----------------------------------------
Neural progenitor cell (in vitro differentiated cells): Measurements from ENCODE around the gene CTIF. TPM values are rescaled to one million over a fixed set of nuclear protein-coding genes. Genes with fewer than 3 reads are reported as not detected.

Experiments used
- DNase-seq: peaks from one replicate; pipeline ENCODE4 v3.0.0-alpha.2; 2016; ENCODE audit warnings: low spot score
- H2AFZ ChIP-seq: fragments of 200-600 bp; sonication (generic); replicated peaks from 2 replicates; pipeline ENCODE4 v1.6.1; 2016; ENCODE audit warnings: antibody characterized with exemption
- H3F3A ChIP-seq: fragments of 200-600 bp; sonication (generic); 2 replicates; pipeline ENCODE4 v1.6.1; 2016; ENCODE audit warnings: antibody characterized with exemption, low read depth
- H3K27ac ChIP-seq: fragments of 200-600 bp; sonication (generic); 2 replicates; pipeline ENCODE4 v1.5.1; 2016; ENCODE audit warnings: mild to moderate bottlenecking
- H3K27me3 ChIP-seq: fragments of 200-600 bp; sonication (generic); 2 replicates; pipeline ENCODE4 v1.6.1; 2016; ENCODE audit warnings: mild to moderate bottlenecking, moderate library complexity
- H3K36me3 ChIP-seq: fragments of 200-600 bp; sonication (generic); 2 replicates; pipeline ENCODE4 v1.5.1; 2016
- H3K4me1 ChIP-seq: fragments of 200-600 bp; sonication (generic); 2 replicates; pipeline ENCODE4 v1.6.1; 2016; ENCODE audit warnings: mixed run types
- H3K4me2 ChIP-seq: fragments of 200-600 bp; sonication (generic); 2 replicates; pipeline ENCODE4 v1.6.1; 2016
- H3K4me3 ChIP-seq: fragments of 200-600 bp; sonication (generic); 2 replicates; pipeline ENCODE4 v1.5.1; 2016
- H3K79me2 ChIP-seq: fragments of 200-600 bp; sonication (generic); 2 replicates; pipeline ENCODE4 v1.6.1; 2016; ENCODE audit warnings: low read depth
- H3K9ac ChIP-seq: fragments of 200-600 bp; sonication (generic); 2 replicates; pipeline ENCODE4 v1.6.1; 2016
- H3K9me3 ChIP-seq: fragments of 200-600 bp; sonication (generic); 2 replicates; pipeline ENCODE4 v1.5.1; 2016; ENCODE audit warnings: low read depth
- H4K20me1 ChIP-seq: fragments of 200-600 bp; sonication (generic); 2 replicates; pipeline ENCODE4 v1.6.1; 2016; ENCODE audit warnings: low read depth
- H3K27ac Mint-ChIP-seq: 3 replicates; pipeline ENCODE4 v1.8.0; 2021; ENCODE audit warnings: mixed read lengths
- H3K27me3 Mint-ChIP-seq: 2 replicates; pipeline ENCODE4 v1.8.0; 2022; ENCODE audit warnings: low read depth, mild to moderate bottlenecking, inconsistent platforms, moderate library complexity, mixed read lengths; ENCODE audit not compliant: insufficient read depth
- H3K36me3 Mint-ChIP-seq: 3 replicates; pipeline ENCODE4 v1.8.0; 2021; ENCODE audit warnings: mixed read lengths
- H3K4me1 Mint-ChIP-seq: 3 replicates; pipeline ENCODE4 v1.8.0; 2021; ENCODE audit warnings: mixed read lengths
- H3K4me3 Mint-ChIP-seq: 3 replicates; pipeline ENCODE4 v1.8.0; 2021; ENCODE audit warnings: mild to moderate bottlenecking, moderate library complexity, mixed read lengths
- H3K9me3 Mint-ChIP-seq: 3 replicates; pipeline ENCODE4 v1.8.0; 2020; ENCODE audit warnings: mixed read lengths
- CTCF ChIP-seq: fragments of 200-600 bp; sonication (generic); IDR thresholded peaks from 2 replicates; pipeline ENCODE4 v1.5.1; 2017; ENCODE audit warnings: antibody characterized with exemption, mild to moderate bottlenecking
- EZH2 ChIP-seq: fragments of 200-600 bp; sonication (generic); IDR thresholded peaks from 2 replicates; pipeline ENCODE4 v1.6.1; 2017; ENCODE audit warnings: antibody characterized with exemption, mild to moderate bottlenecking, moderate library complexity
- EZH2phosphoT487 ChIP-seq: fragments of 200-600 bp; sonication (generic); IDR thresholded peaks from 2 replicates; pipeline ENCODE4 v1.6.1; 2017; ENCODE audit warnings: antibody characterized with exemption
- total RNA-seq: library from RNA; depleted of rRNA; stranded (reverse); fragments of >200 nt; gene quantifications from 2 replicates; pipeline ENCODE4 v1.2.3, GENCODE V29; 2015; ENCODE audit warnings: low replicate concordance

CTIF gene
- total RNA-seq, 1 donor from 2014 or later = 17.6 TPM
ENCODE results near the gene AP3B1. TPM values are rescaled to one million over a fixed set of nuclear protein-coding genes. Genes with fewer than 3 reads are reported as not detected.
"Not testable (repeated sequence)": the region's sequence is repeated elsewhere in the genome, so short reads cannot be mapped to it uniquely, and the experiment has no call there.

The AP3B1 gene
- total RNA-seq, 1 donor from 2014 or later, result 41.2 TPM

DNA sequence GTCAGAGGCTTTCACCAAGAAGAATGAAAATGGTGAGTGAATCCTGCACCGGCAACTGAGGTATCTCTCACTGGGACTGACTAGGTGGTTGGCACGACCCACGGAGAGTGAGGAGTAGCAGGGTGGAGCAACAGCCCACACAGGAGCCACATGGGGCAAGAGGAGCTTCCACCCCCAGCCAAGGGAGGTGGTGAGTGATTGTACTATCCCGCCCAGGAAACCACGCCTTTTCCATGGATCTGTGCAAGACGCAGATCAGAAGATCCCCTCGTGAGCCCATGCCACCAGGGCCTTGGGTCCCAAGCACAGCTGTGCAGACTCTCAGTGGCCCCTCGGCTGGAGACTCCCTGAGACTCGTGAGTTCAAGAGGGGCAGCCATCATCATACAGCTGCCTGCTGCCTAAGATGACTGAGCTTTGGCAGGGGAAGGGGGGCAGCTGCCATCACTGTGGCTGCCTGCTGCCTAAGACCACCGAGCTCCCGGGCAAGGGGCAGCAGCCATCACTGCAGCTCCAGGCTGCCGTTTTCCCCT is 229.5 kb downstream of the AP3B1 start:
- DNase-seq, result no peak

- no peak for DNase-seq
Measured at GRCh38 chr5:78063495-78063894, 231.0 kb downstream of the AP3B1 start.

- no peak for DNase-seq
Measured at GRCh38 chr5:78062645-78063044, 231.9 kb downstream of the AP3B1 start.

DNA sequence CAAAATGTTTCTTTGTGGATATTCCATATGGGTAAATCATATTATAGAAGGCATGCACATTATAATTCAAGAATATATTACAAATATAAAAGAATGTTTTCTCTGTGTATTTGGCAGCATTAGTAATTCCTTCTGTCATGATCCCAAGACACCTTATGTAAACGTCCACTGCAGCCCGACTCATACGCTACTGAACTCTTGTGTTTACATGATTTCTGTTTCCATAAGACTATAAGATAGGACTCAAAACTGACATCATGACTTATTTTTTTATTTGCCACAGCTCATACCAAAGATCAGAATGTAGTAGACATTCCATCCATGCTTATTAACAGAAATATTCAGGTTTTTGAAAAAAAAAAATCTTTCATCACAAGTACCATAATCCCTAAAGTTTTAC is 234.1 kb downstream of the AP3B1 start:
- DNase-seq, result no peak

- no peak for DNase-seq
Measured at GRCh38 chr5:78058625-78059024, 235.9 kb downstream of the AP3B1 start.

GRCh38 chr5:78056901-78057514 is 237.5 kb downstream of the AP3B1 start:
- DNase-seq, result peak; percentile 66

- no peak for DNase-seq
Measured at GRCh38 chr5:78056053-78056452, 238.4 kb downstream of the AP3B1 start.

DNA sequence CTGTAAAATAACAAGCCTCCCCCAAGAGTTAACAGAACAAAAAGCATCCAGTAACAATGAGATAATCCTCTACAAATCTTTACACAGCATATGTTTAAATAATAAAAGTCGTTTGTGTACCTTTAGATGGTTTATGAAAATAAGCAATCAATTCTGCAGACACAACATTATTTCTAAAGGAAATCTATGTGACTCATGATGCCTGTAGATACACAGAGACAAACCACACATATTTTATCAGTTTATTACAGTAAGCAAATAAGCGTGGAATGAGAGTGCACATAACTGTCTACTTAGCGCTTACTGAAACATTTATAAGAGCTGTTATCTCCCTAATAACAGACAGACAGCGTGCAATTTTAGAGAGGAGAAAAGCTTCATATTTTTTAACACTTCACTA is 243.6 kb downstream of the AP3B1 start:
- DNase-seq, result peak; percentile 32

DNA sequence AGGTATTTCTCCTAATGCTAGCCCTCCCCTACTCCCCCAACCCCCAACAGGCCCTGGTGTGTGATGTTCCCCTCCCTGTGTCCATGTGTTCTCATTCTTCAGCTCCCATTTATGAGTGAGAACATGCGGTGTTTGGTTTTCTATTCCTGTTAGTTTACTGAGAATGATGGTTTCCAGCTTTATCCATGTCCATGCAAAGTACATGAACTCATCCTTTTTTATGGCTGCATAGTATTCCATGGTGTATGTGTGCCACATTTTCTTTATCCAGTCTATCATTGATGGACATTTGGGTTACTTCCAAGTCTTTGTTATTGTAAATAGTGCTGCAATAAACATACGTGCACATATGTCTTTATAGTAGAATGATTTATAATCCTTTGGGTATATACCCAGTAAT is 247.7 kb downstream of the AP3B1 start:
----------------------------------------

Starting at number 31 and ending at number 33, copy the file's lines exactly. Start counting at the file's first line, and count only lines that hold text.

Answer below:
- total RNA-seq, 1 donor from 2014 or later, result 41.2 TPM

DNA sequence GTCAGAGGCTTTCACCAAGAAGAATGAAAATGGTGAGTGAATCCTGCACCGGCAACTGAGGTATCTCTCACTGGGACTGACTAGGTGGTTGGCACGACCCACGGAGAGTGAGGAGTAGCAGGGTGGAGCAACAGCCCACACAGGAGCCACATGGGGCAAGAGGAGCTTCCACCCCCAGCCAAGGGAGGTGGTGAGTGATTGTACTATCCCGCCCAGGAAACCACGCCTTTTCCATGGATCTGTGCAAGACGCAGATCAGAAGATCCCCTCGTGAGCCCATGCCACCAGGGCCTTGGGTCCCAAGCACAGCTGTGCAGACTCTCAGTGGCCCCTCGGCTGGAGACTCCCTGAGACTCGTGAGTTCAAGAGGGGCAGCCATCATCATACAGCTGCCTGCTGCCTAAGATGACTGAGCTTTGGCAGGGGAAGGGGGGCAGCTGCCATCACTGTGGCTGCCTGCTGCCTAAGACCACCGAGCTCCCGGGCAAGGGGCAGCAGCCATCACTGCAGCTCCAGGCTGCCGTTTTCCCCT is 229.5 kb downstream of the AP3B1 start:
- DNase-seq, result no peak